Sunday, June 23, 2024

Why has Botswana been left out of Barrack Obama’s African tour?

There seems to be a growing discrepancy between the international community’s view of Botswana as a highly successful , enviable country that is a case for true exceptionalism across the African continent and a groundswell of growing home grown perceptions that we are, after all, just another African country that has over the years lost its shine, with an economy that has lost its grip, run (overrun is a better word) by a leadership that is now well off the rails.

It is possible that in their judgement of ourselves, the world community, especially the West, is deliberately charitable – lowering the bars because we are, after all, an African country, a member of a continent best known for wars, disease, poverty, coups, corruption and plunder.

There is also a possibility that, owing to our now entrenched grandeur ambitions and exaggerated perceptions about ourselves, we refuse to be judged on the same terms as other Africans, and that on account of our now truly legendary pretentions to be the leaders of this continent, we refuse to accept anything less.

Whatever the reason, this discrepancy should be unsettling because its sheer magnitude alone implies that one of the two is terribly wrong about the true state of the country.

The international community, especially such organisations like Transparency International and many of the world’s finest credit rating agencies, keep telling us that we are doing just fine, that our leaders are among the finest in the world and that domestic criticism is not only unfair and misplaced but also misformed on account of a failure to grasp just how badly many of our peers are doing.

This month, the President of the United States will visit a number of African countries ÔÇô all of them known for their democratic credentials and a proven track record to uplift their citizens.

Botswana has been left out, and this has left a sour taste in the mouths of many senior governmenmt officials.

A number of observers are asking themselves a question of just how the President of the United States of America, that doyen of democracy, can fail to see the importance of making Botswana a part of his itenerary.

It never used to be like this.

We have hosted Bill Clinton and George W. Bush.

But that was then.

The world has moved on. The dynamics have changed. Unfortunately for us, we remain stuck in the past.

It is a hangover of nostalgia, a longing for the good old days.

Used to hogging international attention in the form of accolades, we have never prepared ourselves to deal with the dissappointment when we are suddenly reminded of our shortcomings as we are being put through the drill by President Barrack Obama’s African tour.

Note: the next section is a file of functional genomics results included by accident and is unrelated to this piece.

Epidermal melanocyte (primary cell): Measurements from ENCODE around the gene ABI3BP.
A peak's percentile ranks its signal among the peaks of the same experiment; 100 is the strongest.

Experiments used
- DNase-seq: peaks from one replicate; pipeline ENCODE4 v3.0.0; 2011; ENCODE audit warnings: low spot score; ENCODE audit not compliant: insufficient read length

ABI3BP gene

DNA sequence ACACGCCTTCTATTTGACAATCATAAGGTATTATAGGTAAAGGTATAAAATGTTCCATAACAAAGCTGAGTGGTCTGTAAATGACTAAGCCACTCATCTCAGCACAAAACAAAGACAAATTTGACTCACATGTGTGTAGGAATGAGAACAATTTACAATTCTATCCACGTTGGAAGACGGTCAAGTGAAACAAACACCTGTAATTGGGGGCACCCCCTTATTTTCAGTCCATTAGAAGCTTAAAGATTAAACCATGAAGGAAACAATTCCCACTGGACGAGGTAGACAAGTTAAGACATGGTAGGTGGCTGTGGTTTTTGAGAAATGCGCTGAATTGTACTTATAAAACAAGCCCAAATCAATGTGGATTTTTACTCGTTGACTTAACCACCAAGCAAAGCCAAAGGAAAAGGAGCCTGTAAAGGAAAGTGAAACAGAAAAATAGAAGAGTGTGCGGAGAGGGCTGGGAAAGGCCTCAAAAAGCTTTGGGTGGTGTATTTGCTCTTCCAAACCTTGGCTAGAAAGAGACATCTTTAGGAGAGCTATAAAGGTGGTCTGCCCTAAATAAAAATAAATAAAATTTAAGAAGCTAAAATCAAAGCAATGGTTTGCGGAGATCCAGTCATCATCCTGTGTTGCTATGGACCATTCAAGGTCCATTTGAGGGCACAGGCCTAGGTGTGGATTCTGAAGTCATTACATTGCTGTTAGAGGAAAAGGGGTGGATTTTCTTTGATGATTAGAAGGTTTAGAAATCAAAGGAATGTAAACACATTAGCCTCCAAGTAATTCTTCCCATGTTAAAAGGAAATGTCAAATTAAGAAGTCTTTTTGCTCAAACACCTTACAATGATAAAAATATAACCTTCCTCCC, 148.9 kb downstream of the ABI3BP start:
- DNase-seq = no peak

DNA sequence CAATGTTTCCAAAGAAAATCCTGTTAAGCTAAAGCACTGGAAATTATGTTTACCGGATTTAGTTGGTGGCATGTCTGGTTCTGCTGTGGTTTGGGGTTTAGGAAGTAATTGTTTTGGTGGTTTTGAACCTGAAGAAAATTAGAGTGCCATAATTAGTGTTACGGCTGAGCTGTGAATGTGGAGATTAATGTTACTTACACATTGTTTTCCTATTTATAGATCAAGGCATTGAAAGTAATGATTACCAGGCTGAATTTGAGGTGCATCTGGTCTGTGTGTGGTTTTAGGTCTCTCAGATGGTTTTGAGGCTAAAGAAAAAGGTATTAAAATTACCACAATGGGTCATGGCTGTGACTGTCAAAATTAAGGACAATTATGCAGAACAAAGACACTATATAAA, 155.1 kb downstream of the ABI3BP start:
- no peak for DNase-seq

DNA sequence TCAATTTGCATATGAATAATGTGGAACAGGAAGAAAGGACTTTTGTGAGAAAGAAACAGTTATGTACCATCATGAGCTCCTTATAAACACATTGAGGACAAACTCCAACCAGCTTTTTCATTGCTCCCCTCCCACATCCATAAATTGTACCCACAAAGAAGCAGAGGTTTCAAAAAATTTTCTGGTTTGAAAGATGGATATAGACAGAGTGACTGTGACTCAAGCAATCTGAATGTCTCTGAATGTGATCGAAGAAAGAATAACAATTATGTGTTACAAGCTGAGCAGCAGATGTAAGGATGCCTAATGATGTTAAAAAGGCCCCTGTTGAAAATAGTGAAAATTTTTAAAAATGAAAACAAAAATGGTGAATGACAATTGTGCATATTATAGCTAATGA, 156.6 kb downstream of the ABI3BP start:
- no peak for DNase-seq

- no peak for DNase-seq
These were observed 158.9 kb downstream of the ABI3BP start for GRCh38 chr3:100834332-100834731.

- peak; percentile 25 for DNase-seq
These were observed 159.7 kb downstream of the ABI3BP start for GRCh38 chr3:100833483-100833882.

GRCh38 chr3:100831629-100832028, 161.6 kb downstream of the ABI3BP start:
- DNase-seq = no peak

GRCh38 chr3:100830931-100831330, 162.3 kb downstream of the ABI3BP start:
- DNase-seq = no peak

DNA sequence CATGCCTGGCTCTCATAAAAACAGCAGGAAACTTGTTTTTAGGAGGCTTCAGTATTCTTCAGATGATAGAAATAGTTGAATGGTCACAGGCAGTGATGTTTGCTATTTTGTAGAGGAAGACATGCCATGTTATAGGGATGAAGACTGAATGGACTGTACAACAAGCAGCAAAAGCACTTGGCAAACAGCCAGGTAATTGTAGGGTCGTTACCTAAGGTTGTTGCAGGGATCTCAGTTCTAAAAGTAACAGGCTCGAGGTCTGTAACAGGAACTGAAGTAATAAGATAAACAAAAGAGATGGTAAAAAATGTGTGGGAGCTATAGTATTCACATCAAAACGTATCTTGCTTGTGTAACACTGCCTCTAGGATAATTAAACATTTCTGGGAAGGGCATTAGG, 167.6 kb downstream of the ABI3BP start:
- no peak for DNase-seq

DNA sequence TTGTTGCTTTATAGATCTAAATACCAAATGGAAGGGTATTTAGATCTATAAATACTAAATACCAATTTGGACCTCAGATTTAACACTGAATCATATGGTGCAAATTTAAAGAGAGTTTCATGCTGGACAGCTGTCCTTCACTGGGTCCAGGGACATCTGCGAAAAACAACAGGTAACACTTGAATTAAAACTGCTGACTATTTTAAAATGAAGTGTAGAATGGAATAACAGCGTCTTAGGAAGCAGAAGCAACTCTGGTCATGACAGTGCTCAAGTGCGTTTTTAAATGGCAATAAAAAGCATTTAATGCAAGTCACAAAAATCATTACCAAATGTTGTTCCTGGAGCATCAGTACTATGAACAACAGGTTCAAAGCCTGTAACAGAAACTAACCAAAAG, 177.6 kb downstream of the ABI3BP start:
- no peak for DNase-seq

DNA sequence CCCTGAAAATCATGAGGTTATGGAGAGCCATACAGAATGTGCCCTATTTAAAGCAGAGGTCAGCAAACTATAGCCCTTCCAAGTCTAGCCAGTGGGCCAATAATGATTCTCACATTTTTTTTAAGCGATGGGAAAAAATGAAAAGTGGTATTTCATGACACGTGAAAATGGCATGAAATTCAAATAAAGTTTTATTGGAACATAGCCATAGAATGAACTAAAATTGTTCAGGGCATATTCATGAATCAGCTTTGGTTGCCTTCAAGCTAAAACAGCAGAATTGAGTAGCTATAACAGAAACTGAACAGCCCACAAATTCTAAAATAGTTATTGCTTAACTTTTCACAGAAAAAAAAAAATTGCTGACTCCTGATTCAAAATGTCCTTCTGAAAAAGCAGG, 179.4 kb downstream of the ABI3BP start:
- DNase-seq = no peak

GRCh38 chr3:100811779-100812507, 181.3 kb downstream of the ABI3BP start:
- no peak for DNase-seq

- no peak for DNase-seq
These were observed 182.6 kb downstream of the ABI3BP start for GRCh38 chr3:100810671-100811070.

We are no longer the darling of the world and we better get used to it, because that is very much how the world will be viewing us from this point on.

It is not a matter for celebration. Saying it out does not in anyway impugn a lack of patriotism, rather it is a painful acceptance of reality as it is playing itself before our eyes.

Many countries that used to be behind us in many indices have since caught up with us.

Others have surpassed us. But the most painful of it all is that there are key indices against which we have been found to be digressing.

A friend has recently compared our country to an aircraft that is on autopilot.
He may have been exaggerating, but he still made the point, nonetheless.

This is not the time to curse the Americans for leaving us out of Obama’s African tour.
Rather it is time for introspection; time to ask ourselves pointed questions on where we lost it, and what went wrong.

It is easy to dismiss it as making a meal out of nothing, that we are not the only African country left out. But for a country used to interrnational glamour and limelight, still that can never be consolation enough.

The Kenyans, who never miss an opportunity to remind the world that Obama traces his ancestry to them, are fuming that they also have been passed over, not for the first time.

The President of America does not visit any country. His visits are meant to communicate distinctive messages to the world. What message would he be sending to the world by visiting Kenya where upon arrival he would be met at the airport by a President and Vice President who have a date with the International Criminal Court?

In another part of the continent, Ghanaians are all smiles because they have been second time lucky.
In the five years that he has been President, Obama will be visiting Ghana for the second time. And it cannot be for no reason.

These are weighty matters of international relations that Botswana cannot dissmis out of hand.
The sooner we engage with these weighty matters of international relations, the better will be our chances of reclaiming our lost glory!

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